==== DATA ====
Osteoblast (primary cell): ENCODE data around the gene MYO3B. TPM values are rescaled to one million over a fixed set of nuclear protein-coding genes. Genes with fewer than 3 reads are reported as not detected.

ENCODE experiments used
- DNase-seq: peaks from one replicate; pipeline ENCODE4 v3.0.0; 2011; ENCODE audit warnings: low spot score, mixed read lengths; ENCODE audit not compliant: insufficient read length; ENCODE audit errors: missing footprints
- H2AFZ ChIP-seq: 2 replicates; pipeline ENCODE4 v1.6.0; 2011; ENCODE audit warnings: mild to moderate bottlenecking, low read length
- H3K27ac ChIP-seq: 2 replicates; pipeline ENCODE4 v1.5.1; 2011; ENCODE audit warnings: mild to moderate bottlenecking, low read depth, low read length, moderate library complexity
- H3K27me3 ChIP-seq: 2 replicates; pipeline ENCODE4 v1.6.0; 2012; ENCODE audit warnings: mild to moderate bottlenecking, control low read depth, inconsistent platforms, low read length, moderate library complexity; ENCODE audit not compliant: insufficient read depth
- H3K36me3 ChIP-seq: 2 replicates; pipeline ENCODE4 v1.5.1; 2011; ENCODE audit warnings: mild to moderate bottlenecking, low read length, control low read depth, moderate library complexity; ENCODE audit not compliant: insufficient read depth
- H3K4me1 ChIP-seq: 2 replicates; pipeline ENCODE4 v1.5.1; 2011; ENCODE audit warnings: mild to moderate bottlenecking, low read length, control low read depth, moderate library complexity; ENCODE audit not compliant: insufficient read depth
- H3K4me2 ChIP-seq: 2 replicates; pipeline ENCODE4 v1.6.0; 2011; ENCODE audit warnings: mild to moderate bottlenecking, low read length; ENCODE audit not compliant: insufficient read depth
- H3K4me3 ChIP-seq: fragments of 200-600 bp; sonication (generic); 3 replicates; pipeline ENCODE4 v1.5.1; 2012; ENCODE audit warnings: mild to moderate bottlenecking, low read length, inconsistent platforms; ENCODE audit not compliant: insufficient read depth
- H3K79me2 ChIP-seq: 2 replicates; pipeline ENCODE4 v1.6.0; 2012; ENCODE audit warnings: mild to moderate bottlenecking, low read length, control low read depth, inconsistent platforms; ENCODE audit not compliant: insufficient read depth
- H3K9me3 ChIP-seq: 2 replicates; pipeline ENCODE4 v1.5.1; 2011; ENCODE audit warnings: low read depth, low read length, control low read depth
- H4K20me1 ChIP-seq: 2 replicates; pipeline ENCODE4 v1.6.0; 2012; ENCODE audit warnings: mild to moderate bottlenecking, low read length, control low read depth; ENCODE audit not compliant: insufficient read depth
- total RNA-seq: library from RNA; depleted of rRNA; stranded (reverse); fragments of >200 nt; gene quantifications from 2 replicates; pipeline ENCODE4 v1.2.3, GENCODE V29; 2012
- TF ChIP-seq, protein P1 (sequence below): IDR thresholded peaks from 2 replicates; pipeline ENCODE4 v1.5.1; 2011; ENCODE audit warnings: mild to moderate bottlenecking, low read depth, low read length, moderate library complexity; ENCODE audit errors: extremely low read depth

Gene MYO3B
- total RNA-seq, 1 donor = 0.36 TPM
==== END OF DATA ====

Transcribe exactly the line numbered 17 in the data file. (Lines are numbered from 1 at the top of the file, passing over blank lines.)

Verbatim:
- total RNA-seq, 1 donor = 0.36 TPM